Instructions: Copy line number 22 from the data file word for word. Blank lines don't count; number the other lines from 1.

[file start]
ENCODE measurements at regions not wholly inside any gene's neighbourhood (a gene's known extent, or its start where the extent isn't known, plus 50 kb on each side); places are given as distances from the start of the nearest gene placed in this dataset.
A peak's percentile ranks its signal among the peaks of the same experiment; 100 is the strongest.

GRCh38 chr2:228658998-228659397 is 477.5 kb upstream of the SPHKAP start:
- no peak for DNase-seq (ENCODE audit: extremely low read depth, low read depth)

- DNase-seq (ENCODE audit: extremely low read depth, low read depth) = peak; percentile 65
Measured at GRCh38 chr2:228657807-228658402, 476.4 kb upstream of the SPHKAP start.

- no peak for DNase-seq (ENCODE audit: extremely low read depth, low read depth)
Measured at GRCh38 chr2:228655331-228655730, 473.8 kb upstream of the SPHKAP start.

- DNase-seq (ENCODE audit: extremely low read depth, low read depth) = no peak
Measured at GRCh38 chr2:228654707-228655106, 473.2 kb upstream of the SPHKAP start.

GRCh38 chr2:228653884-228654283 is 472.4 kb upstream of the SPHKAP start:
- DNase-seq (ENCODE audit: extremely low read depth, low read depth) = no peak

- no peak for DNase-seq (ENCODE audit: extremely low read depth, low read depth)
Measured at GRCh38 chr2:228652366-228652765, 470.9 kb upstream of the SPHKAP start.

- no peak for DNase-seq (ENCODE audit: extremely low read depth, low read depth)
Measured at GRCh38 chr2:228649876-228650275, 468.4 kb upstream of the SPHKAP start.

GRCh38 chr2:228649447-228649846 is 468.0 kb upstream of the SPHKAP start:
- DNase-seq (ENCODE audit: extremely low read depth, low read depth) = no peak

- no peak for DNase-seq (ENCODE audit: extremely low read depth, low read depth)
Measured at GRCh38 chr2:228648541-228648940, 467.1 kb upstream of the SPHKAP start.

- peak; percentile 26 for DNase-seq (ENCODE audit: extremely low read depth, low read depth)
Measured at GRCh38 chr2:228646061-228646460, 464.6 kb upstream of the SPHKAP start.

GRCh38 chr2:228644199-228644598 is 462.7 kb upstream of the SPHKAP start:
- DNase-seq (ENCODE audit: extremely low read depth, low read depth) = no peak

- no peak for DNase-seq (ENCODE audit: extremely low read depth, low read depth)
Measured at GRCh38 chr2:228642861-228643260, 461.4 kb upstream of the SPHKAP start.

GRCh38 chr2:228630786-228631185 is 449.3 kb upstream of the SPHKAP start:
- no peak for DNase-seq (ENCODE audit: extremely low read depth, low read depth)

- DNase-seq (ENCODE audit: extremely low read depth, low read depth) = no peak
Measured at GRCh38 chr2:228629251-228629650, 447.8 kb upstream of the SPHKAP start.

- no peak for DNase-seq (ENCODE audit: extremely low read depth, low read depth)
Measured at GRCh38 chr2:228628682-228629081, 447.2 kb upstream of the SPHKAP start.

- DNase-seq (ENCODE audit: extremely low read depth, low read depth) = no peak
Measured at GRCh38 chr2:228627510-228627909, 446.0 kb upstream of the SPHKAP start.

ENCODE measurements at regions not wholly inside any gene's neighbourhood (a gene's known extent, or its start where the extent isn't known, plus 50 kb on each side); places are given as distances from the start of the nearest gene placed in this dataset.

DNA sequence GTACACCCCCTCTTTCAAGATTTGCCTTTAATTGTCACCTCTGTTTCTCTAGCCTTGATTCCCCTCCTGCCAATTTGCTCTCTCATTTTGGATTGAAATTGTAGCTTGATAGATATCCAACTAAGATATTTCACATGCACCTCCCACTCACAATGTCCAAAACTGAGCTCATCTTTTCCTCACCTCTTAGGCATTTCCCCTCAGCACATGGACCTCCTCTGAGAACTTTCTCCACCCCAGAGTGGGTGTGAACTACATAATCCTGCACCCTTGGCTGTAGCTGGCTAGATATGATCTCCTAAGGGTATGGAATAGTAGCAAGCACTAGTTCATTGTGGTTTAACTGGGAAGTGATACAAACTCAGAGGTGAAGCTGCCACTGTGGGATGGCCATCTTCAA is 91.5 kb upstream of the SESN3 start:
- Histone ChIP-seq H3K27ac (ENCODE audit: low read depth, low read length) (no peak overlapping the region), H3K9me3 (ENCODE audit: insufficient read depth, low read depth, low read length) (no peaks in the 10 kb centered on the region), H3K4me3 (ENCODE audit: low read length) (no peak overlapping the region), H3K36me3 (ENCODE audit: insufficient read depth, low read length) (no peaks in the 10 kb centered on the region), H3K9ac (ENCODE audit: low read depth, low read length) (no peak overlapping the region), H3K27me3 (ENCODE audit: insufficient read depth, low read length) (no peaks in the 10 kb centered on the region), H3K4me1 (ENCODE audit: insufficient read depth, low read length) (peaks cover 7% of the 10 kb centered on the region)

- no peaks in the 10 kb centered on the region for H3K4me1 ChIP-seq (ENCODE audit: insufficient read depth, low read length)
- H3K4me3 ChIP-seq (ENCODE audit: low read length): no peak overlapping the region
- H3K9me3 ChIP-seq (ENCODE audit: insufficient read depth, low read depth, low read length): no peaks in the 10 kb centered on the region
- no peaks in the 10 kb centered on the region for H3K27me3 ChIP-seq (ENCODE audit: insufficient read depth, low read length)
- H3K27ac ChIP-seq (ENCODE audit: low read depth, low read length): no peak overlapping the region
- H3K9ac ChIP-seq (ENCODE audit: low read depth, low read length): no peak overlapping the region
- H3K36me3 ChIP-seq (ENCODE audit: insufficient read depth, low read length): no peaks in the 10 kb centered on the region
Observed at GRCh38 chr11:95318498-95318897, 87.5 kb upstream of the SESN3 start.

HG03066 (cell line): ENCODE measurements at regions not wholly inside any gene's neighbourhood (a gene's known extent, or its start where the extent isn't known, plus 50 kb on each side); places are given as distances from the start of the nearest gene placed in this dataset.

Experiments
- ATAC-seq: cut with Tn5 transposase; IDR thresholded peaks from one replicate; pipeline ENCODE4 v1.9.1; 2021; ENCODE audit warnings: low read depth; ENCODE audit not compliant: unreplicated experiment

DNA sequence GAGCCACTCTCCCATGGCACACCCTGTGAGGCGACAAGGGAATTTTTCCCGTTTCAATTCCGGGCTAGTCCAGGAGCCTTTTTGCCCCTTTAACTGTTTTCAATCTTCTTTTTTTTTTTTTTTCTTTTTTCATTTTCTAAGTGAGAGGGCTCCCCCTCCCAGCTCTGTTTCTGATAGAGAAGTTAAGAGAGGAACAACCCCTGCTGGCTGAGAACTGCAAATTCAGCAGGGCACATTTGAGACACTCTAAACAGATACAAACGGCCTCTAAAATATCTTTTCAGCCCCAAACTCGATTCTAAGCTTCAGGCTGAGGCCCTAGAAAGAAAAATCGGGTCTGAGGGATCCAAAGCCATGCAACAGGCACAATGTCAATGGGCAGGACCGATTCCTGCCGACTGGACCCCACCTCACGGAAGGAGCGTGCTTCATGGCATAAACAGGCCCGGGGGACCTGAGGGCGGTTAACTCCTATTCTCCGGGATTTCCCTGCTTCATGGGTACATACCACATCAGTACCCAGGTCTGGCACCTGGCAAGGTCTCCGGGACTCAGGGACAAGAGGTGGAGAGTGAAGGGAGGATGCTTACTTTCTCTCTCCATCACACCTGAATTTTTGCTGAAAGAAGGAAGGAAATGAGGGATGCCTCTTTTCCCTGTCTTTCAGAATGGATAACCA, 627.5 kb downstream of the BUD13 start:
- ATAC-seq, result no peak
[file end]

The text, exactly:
Measured at GRCh38 chr2:228646061-228646460, 464.6 kb upstream of the SPHKAP start.